Bang Si Hyuk (centre) with BTS (Picture from Koreaboo)

KUALA LUMPUR: The founder of Big Hit Entertainment which manages international K-Pop sensation BTS recently opened up about the trainee days of the seven-member group.

According to Koreaboo, Bang Si Hyuk who heads the successful agency discussed the early days of BTS in an interview with Time.

He said: "Since the beginning, social media played a key role in nurturing the relationship between BTS and their fans. Some companies do not allow trainees and/or idols to use social media freely, but that’s just one of the many things that makes Big Hit Entertainment’s 'liberal trainee system' unique."

The red hot K-Pop music outfit certainly has a legion of dedicated fans, dubbed Army, from around the world.

Bang added that besides polishing and perfecting his artistes' onstage performance skills, he also placed great importance on mixing with others.

He said: "Frankly, K-Pop artistes, by average artistes’ standards, have to show acrobatic-level skills in their performances; they must sing perfectly, and so they must be in top shape. It requires a high level of skill-based, focused training. Despite that, I always believed trainees should be well socialised as well.”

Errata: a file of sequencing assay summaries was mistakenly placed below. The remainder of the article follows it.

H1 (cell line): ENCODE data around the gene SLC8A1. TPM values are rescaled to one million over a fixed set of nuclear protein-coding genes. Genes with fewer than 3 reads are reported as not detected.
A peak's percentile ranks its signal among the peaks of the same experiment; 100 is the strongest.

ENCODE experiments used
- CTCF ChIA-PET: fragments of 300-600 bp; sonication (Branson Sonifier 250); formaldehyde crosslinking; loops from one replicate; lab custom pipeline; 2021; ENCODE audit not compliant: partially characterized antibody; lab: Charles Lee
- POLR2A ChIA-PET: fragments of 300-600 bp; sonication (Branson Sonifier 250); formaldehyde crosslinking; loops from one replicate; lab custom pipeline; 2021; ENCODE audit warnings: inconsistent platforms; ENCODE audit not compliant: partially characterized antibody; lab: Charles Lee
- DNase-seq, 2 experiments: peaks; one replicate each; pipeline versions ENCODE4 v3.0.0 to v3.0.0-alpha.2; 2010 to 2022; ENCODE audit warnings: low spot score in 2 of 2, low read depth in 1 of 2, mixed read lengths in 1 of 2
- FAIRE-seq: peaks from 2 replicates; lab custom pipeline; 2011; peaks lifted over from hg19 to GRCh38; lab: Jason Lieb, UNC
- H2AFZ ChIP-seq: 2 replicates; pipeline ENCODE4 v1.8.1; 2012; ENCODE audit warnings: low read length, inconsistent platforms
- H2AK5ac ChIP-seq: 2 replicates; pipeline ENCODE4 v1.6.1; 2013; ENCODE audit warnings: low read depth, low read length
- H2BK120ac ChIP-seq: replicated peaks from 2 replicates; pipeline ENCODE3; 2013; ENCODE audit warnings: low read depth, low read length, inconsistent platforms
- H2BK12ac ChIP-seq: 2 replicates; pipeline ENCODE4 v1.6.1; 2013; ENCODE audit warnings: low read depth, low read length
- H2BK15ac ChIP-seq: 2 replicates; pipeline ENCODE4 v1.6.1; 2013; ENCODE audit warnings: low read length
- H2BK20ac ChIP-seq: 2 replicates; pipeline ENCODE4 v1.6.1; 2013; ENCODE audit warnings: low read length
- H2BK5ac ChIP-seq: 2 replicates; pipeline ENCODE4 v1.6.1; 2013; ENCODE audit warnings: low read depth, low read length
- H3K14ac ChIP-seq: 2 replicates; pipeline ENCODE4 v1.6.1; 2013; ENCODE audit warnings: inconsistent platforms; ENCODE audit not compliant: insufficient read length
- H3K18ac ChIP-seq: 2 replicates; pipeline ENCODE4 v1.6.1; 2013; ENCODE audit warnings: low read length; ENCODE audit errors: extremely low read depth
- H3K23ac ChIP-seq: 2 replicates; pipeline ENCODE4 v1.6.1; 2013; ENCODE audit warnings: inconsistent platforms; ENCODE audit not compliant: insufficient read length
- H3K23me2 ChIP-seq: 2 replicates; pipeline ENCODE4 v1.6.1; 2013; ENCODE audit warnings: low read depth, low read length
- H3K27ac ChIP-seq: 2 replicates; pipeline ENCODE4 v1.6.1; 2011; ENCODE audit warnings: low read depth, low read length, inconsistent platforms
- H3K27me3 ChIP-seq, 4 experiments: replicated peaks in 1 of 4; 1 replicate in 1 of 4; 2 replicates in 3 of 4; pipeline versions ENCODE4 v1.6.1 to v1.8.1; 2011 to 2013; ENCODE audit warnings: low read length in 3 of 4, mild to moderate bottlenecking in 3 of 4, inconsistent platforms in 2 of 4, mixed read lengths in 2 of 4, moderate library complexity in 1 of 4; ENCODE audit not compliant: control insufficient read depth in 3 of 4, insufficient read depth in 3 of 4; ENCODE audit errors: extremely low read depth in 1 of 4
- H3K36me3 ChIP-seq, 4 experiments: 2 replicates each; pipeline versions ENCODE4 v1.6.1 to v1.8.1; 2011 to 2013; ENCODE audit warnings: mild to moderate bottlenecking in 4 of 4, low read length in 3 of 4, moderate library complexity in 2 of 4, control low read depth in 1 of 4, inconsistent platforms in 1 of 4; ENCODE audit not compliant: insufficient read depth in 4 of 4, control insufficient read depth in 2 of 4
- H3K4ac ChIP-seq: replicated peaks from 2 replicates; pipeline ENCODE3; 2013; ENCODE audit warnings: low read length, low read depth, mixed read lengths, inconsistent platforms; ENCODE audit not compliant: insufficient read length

During the boys' trainee period, the agency's staff had divided opinion on permitting the members to use social media since it has, in certain cases, led to the downfall of idols.

"There was a lot of internal conflict with my staff regarding social media. (They said) 'Let’s take the safe road, social media leaves traces, some of which could be harmful to them in the future'. It’s also difficult for young people to follow rules."

He added: "So there was a bit of trouble there but because I believed it was right to make mistakes and learn from them, I built a relatively liberal trainee system.”

Bang later explained that his company would educate trainees on idol life and provide guidance in a mentor-mentee way.

"We invest a lot of time educating trainees about life as an artiste, including social media. After we provide guidance, we choose to let artistes be, and leave a window open for them to ask the company anything they need."

"I think that helped the sincerity get through to the fans. Since BTS’ success, I’ve been changing the trainee system to be more school-like, with mentorship and a coaching system, and opportunities for students to work together," he said.

When asked about the hot topic of illegal activities and controversies that some K-Pop artistes have become entangled in, Bang elaborated that there was no precise way to avoid scandals.

He said: "I’m not sure. The fact that I gave them a lot of freedom from trainee years and educated them on responsibility can logically explain that it has prevented scandals, but that’s consequentialism."

"Right now a trainee system is in some ways an educational institution. As a team, we talk a lot about how we can provide the best possible environment for these artistes. But to say that we were able to avoid some sort of scandal in the K-Pop industry is way too definite," he said.

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